The Books of To-day and the Books of To-morrow, August 1905


THE asphalte bubbles in the sun,
Our canine pets become insane,
Stout gentlemen refuse to run
Even to catch the early train:
There seems some hitch inside my brain,
Some subtle flaw,—I can’t tell what.
It’s useless trying to explain,
I only know I’m very hot.

The streets I rigorously shun,
There’s not a sign of cooling rain:
Within my club, when work is done,
A tankard, iced, I slowly drain,
Then send it to be filled again:
It’s dangerous to drink a lot,
M.D.’s are careful to explain—
I only know I’m very hot.

I scan the papers one by one,
And whisper words that are profane.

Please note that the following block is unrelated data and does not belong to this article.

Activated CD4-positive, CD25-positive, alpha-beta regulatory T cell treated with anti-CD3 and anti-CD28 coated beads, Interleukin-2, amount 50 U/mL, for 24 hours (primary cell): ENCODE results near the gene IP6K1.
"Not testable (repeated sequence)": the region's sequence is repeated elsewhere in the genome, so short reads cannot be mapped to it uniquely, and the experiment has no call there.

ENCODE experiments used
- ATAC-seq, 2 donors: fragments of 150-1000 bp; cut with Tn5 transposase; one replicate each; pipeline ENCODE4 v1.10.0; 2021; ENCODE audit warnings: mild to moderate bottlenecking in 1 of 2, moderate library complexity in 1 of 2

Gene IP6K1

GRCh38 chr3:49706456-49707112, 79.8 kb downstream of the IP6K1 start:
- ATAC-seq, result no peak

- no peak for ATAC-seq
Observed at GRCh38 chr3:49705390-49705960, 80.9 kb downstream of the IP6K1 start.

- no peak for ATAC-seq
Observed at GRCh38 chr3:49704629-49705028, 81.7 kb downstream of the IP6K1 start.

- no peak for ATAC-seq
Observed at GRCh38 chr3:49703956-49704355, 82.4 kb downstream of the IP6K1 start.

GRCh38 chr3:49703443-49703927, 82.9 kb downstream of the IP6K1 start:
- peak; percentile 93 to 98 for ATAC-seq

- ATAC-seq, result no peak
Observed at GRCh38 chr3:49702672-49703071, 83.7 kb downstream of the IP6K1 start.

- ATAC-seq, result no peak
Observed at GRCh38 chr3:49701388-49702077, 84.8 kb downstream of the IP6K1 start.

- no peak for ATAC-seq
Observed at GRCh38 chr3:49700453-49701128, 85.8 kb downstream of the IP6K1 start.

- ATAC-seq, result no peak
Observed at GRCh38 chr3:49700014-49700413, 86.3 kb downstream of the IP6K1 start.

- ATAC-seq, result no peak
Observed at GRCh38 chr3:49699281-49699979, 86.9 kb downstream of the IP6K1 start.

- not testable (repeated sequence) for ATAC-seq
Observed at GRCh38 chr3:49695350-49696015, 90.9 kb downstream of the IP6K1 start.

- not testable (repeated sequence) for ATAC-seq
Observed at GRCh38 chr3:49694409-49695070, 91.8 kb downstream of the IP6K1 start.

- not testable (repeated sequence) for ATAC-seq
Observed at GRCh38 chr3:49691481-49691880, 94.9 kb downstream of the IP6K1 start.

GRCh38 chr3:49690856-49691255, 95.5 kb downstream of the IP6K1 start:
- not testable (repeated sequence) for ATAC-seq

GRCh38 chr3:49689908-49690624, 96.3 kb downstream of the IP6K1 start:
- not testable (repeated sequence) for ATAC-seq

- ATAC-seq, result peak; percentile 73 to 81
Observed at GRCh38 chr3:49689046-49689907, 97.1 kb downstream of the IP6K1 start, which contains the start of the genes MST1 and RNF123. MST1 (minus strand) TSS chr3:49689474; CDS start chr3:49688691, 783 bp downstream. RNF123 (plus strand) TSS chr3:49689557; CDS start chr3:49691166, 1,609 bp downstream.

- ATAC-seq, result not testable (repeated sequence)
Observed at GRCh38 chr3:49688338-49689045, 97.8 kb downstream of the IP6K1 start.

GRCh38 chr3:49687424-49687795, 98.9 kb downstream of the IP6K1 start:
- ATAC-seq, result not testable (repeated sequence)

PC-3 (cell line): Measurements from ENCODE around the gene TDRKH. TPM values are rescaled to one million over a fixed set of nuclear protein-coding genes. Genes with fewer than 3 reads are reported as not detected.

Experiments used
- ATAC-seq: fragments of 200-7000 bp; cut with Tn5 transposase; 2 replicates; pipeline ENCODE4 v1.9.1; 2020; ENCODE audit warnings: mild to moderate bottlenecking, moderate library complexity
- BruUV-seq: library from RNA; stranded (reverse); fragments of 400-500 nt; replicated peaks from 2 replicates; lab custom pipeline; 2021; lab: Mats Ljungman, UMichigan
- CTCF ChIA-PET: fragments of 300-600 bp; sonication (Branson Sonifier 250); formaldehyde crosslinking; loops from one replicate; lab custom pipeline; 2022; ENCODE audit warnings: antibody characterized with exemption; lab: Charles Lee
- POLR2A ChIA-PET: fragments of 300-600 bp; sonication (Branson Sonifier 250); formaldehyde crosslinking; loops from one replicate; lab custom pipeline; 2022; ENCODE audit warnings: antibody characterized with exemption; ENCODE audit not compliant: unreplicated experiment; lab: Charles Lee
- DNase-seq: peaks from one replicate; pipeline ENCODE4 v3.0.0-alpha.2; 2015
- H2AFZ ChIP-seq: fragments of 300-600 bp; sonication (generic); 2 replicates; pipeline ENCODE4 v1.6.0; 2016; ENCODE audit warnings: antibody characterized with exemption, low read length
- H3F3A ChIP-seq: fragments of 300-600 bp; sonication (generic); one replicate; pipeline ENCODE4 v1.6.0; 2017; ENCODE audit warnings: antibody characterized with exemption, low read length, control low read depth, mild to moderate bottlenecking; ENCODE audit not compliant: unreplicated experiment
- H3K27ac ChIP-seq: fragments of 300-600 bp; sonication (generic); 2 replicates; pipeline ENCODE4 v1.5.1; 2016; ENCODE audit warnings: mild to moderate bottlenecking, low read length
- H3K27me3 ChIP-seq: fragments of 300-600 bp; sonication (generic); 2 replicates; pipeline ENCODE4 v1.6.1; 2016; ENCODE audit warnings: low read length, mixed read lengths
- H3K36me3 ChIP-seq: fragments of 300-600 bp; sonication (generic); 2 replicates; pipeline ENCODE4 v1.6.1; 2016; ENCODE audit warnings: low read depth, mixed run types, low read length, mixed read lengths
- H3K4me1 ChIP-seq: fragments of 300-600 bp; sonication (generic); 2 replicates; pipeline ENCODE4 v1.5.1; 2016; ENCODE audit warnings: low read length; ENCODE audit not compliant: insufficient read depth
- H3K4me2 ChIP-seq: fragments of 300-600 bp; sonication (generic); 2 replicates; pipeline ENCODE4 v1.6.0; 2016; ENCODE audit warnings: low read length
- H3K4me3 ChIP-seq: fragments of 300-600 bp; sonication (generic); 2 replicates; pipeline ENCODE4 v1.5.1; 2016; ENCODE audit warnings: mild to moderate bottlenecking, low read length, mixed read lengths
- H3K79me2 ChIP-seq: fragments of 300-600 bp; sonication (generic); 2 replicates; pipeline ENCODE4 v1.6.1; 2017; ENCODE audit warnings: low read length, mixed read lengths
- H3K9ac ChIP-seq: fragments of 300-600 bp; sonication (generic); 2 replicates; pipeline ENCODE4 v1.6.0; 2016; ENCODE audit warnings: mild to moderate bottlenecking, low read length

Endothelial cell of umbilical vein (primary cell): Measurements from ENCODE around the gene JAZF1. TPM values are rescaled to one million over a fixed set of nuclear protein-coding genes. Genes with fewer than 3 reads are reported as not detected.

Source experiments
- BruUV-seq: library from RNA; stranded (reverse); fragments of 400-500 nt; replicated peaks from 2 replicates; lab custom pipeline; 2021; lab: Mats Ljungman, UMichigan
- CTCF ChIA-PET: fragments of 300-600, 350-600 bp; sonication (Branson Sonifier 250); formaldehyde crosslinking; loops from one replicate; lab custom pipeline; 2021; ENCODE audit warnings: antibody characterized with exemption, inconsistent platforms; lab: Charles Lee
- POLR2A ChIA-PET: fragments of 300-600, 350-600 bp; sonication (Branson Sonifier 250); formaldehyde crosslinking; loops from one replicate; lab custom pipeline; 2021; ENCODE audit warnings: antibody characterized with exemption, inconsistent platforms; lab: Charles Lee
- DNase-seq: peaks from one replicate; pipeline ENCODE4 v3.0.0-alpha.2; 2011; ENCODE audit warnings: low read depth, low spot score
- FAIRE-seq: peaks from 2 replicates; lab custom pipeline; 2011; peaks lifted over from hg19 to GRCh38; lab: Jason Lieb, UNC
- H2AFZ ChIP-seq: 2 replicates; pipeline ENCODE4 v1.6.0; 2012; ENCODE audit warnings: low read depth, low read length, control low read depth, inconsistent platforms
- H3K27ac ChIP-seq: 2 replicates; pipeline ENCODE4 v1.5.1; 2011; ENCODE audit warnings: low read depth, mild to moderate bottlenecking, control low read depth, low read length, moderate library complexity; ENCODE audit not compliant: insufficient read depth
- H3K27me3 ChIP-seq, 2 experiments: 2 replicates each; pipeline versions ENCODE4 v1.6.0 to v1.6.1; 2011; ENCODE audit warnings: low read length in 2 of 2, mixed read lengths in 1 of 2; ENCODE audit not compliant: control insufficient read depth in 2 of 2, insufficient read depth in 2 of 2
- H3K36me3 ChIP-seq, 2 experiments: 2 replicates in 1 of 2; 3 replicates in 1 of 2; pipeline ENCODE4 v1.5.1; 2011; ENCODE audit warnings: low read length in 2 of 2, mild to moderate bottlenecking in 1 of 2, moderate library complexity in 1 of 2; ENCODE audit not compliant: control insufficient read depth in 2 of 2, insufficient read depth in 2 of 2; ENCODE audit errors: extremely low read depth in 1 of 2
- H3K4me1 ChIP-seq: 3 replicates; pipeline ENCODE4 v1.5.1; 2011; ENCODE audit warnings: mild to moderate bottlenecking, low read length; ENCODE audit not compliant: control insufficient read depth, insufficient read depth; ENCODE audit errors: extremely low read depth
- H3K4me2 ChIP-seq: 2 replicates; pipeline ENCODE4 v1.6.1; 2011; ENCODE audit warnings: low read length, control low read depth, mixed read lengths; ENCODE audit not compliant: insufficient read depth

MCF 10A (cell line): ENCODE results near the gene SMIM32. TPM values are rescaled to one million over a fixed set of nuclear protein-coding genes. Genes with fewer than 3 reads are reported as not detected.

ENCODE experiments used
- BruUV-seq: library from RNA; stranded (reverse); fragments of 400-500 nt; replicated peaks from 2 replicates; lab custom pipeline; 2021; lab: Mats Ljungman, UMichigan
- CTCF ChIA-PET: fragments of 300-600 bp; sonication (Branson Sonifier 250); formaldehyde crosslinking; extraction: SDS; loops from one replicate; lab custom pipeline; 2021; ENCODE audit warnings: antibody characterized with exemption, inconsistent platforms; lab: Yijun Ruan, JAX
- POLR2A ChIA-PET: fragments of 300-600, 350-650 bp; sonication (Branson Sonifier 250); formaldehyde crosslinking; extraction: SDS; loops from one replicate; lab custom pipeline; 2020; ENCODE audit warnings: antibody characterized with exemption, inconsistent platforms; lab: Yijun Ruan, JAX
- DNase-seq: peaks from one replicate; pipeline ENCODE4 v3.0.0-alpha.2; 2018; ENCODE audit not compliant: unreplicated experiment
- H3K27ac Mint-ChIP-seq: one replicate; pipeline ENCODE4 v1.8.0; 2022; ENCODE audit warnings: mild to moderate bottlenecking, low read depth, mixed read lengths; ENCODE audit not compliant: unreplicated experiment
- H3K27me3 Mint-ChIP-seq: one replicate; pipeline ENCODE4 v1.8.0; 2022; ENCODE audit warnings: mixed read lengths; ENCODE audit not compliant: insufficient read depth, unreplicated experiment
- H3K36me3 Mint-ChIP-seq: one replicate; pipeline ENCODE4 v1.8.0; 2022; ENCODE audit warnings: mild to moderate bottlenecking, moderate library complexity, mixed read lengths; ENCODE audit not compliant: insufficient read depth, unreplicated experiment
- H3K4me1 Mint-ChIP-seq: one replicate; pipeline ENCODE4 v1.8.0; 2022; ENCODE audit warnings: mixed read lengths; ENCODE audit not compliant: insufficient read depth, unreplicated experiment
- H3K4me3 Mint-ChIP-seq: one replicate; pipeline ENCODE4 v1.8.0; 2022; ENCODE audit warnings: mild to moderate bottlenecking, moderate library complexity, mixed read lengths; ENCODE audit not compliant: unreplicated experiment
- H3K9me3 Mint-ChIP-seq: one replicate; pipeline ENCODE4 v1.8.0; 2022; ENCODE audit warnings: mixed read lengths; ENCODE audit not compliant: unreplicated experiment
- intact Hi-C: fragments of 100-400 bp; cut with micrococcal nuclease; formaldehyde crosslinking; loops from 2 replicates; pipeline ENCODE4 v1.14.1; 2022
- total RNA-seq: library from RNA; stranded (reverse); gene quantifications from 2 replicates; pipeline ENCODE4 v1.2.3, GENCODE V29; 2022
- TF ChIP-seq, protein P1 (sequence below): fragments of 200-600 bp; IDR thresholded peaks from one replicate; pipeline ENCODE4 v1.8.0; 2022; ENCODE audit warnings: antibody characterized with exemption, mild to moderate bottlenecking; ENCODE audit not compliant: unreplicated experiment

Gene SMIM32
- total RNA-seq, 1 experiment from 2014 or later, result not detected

I’m tired before I’ve well begun,
It’s much too warm for such a strain:
What’s this? A speech by Chamberlain?
Three hundred Warsaw workmen shot?
The Russian army crushed again?
I only know I’m very hot.

An infant poisoned by a bun?
Should Board School masters use the cane?
How much does radium cost a ton?
Well-known bull-fighter killed in Spain?
The Silly Season’s come, it’s plain:
To me it matters not a jot,
The only knowledge I retain
Is this—I know I’m very hot.



Printed unsigned; entered by Wodehouse in Money Received for Literary Work.